Not just egg-laying hens, but also cattle and pigs. The latest news from Germany on animal welfare and livestock farming’s impact on the environment bodes well for the future…
The most important concerns a practice widespread on egg-laying hen farms about which, for obvious reasons, the industry tends not to speak and consumers are relatively uninformed. On factory farms, hens are crammed into cages, often never see the light of day, and have their beaks amputated to prevent them harming each other. This is the general routine for female chicks, while males (one bird out of two, half the chicks born into the egg industry) are often shredded alive or suffocated in plastic bags, in compliance with European law. The fact is that male chicks are an unsustainable cost for farms and, insofar as they have no commercial value, don’t lay eggs and aren’t the right breed to be raised for meat, they are treated as waste.
In Germany, where 45 million chicks are slaughtered every year, a new technology has been developed to determine a chick’s sex just nine days into an egg’s incubation period, a practice that poses fewer ethical dilemmas than that of shredding. In this way the eggs that would become male chicks can be removed from incubators and used to produce animal feed, thereby avoiding the birth of millions of chicks that would only live for a few hours.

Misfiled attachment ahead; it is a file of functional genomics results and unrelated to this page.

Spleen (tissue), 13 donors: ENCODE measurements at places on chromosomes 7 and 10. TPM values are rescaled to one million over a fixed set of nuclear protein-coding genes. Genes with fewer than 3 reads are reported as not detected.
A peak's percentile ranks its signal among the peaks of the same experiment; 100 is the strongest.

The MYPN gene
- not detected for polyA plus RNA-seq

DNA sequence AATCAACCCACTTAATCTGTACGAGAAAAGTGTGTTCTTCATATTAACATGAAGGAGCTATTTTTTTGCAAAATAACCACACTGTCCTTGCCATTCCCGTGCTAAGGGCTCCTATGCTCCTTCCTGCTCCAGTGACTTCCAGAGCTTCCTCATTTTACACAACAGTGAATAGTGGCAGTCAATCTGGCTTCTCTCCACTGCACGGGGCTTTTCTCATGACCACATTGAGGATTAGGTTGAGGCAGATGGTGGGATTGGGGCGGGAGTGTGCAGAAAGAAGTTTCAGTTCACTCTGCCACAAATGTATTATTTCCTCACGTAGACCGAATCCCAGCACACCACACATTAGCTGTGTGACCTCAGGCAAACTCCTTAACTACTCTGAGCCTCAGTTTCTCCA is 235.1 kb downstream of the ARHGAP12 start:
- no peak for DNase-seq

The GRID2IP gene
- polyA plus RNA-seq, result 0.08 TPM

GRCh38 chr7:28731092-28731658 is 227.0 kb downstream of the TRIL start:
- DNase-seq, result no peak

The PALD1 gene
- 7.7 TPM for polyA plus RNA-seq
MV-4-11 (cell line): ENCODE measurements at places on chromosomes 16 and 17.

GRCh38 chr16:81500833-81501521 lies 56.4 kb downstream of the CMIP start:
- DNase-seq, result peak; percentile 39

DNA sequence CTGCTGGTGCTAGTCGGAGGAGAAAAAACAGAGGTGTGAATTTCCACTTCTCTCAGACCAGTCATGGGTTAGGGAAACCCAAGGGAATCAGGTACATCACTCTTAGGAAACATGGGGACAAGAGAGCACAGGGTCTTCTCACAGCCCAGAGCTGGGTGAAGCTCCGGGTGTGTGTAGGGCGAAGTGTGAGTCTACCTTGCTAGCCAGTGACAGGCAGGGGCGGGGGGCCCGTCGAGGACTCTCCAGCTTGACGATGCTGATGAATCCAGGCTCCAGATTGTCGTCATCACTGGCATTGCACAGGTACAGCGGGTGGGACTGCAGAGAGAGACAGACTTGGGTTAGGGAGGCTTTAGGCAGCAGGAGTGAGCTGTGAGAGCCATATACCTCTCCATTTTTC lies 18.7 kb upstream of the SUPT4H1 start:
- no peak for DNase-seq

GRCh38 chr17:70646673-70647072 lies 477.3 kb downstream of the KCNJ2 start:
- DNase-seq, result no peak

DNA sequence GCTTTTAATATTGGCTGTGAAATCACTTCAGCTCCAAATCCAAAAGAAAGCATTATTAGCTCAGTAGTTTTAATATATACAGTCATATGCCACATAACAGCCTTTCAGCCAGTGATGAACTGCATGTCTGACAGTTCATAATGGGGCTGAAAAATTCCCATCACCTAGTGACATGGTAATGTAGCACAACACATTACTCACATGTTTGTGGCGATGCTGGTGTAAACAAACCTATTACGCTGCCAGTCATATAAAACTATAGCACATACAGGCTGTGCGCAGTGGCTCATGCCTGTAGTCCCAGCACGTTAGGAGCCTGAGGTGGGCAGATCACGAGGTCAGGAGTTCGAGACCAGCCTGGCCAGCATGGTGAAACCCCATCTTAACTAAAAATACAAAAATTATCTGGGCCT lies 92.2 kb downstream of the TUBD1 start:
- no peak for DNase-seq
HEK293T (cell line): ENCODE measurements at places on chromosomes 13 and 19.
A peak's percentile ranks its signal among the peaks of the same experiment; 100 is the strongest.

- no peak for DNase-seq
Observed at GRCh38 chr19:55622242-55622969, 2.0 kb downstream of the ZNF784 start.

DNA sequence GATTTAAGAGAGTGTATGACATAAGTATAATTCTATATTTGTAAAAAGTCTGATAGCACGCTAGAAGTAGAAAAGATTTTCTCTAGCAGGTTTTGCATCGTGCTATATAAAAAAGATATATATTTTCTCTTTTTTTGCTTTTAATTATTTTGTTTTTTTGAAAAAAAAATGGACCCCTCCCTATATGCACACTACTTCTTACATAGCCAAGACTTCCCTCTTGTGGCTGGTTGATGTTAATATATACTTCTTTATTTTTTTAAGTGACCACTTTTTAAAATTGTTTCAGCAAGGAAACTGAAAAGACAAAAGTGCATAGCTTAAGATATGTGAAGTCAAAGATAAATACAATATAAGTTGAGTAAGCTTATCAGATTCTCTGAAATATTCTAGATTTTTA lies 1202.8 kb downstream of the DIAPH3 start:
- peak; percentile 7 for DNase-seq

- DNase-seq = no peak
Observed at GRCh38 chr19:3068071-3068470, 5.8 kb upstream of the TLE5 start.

If, as Minister of Agriculture Christian Schmidt is advising, the new control system is made compulsory by 2017, Germany would become the first country in the world to ban the practice of shredding male chicks. It is Slow Food’s hope that Germany’s decision will open the way for the abolition of the practice and that other European countries will follow its example.
Not that Germany’s activation of good livestock breeding practices ends here. An article published by the daily Die Welt about cattle and pig feed policy in Bavaria reports, in fact, that imports from Latin America of often genetically modified soybeans for the production of industrial feed have dropped significantly over the last four years, from 800,000 tons a year to 560,000.
The reason for this is partly due to the fact that the Land has implemented a National Protein Initiative incentivizing the use of “alternative” crops to produce feed. Thus, in the same four-year period, the area of land in Bavaria given over to the cultivation of alfalfa, fava beans and peas has increased by 74% to 32,000 hectares.
Slowly but surely, things are changing, even though a great deal still has to be done to improve EU Member States’ animal welfare strategies.
by Jacopo Ghione e Silvia Ceriani